• Omekim: Ummm.... The machine looks to be at room temperature. They should probably ...
  • Lou Dawson 2: Tom, it would be easy to do something crude using a torque wrench on an art...
  • Lou Dawson 2: From what I know, unlikely all the boot flex ratings in the industry are an...
  • Tom Gos: Lou, I seem to remember that back in the '80s Ski Magazine (the American on...
  • Bill H: Maybe SkiAlper can rent some time on the machine for next year's issue :)...
  • Lou Dawson 2: Hi Greg, I did have a graphic at one time but I don't recall it having reso...
  • Greg: I remember there being an image of the D scale at some point – with resort ...
  • Hans D.: Great advice. I hadn't thought about the "quickstep" notch, but now that y...
  • Dean Gagnon: Hello, Does anyone know where to get spare hinges for the tounge of the ...
  • Lou Dawson 2: Billy Goat, IMHO the Amer (Salomon) binding is not a done deal, it will be ...
  • Rod Georgiu: Good idea...
  • zak: Any idea on if/when Scarpa will update the F1 to include the tech from the ...
  • Lou Dawson 2: I'll say it. Many Dynafit ski models are built to be lightweight and not pa...
  • Tomas: Destruction topsheet - only 2 days during normal telemark skiing. I'm wait...
  • Lou Dawson 2: Glad you liked the photos, was a fun day with you guys. Main thing, just gi...
  • Lou Dawson 2: Agree, someone needs to forget about TUV and all that sort of thing and jus...
  • szaraz levente: I do not need a TUV certificate brake, I only hate the wire wich connect me...
  • Lou Dawson 2: Hans, the best thing to do is put your boot-binding combo on a release test...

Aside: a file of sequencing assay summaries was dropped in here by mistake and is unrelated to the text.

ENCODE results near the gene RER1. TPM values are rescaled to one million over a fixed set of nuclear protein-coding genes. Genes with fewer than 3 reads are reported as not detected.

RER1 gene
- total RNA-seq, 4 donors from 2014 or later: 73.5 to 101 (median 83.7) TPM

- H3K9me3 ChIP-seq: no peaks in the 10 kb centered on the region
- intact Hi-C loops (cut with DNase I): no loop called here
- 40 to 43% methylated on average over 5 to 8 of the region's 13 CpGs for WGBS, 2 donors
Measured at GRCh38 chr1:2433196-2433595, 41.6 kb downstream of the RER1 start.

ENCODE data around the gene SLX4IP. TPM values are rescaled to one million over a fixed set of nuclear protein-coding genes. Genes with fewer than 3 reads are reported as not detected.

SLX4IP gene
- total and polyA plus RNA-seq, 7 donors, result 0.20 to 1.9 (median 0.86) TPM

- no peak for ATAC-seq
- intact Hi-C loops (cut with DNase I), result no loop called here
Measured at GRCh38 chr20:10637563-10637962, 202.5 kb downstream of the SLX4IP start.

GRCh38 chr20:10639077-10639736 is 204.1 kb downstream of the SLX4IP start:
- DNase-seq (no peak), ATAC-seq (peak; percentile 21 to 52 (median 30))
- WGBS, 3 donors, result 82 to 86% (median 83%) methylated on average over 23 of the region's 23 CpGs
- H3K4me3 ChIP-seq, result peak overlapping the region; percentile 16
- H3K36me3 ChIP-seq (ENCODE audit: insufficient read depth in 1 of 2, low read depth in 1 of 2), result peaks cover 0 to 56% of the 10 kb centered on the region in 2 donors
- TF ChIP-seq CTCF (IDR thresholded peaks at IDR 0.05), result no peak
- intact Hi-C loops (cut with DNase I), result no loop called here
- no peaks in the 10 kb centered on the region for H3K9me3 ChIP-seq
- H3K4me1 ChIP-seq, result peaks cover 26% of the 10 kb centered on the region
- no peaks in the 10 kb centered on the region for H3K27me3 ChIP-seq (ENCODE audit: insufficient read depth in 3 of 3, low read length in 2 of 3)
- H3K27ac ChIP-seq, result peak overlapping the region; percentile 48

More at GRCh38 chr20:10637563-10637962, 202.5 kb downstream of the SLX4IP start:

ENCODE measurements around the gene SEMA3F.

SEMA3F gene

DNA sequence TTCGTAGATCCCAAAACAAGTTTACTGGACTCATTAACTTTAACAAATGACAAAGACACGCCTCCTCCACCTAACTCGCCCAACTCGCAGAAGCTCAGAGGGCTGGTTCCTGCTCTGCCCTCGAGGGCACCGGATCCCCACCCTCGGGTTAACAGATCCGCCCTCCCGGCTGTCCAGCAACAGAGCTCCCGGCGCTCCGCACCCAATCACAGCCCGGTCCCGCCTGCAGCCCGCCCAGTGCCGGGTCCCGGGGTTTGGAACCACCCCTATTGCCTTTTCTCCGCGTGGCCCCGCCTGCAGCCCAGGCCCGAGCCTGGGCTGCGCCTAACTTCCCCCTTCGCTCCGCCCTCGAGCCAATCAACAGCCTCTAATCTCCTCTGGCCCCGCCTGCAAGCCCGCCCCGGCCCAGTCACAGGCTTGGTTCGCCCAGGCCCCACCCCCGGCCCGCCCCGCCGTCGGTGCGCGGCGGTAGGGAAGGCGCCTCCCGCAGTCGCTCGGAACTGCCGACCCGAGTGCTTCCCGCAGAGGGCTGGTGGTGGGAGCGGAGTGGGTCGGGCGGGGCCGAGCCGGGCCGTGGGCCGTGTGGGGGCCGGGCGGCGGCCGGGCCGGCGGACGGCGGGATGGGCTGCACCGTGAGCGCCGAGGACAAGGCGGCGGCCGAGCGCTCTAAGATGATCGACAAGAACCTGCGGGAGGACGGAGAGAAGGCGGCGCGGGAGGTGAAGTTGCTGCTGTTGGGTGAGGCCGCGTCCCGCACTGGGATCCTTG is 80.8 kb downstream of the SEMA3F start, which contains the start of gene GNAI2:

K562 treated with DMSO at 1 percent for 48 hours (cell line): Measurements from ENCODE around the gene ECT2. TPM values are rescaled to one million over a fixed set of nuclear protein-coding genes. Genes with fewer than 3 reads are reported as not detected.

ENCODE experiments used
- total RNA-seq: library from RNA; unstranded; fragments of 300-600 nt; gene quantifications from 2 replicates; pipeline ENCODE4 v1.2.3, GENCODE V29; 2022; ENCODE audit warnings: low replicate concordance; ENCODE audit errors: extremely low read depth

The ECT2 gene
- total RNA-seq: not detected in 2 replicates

• Hans D.: Regarding touring boots with swappable soles for alpine use: I have Lupo TI...
  • Dave Johnson: My mind is blown at the binding technology going on today. Imagine, in '76 ...
  • Bar Barrique: Jason; If you choose to replace the liners, I would advise speaking to the ...
  • BillyGoat: Convertible alpine bindings will defiantly have a market (aside from the fi...
  • Lou Dawson 2: My bad Dan, trying to be brief, I'm talking about the boot locator things, ...
  • Dan: I'm reading wildsnow religiously but I don't know what's the deal with the ...
  • XXX_er: I used to think that I MUST have a cuff cant adj at the outside cuff pivot ...
  • Lou 2: Tom, a canted cuff really helps me as well, sigh.... Probably still somewh...
  • Tom Gos: Lou, thanks for confirming that the new Maestrale will not have cuff cant r...

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Welcome to Louis (Lou) Dawson's backcountry skiing information & opinion website. Lou's passion for the past 50 years has been alpinism, climbing, mountaineering and skiing -- along with all manner of outdoor recreation. He has authored numerous books and articles about ski touring and is well known as the first person to ski down all 54 of Colorado's 14,000-foot peaks, otherwise known as the Fourteeners! Books and free ski touring news and information here.